By David Burke.
A memo has just been released from Britain’s National Archives. It concerns discussions at the apex of the British government about salacious rumours relating to John Hume’s private life. It was sent to Sir Robin Butler, Cabinet Secretary to John Major’s government, and also to Major’s private secretary, Sir Alex Allan.
Allan is not as well-known as Butler (although he once surfboarded to work on the Thames). He was later appointed Chairman of the Joint Intelligence Committee (JIC). The JIC overseas the activities of MI5, MI6 and GCHQ, which indicates Allan had plenty of experience in the murky world of intelligence before he became the head of the organisation which ran the whole show.
The John Hume ‘private life’ memo
Major, Butler and Allan are all still alive. It will be fascinating to hear any context they can add to the memo which is reproduced in full below:
Recalling our conversation the other day about possible press stories regarding John Hume’s private life, you and Alex Allan to whom I am copying this letter may like to know of something John Hume said to me today (13 January), unprompted.
In the course of the conversation on his discussions with Adams, John Hume mentioned that on at least two occasions over recent months he had been told of stories circulating among journalists to his discredit regarding his private life, specifically in terms of his conducting an affair or affairs in London and elsewhere. He said that following the article by Bruce Anderson a few weeks ago which did not name him but clearly pointed in that way, he had spoken directly to the Political Editor of the News of the World. He had been told that stories were indeed circulating, but that the News of the World had no evidence to support them and did not intend to print anything in consequence. For his part, John Hume said that he and his wife Pat would both dismiss such stories out of hand, and if anything appeared in print he would expect to become the richer in consequence. He said that the extreme form of the stories were that the IRA were blackmailing him: he said that that was the most absurd nonsense and anyway recent disputes, very public, with Sinn Fein on electoral matters gave it the obvious lie.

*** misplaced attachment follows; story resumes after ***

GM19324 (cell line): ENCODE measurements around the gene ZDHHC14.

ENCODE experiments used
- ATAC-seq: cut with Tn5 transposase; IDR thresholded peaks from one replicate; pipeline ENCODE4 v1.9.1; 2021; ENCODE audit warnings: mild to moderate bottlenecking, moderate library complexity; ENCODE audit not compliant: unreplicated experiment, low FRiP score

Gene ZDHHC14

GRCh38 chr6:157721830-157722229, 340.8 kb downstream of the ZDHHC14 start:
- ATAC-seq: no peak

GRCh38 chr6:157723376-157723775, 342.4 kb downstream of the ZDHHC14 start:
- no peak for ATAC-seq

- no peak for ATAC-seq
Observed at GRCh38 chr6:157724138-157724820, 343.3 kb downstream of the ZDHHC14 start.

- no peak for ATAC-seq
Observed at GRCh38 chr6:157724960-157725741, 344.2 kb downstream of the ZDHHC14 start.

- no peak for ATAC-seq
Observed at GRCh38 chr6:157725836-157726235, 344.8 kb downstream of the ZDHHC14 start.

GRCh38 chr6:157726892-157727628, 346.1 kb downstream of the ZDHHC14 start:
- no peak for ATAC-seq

Who is Bruce Anderson?
Who is Bruce Anderson, the journalist who had so annoyed John Hume? Originally from Orkney, Anderson was apparently once a Marxist and even joined the People’s Democracy movement in Northern Ireland where he participated in civil rights activities including the march that was attacked by Loyalists at Burntollet bridge in 1969. In a bizarre twist, he later became the editor of the right-wing pro-Tory Spectator. Later again, he worked for Sir Tony O’Reilly’s UK Independent newspaper between 2003 and 2010. While at the Independent he wrote an article which would have shocked his former civil rights activist comrades in Ireland. It was entitled “We not only have a right to use torture. We have a duty” (The Independent, 16 February 2010.) In that article he wrote that: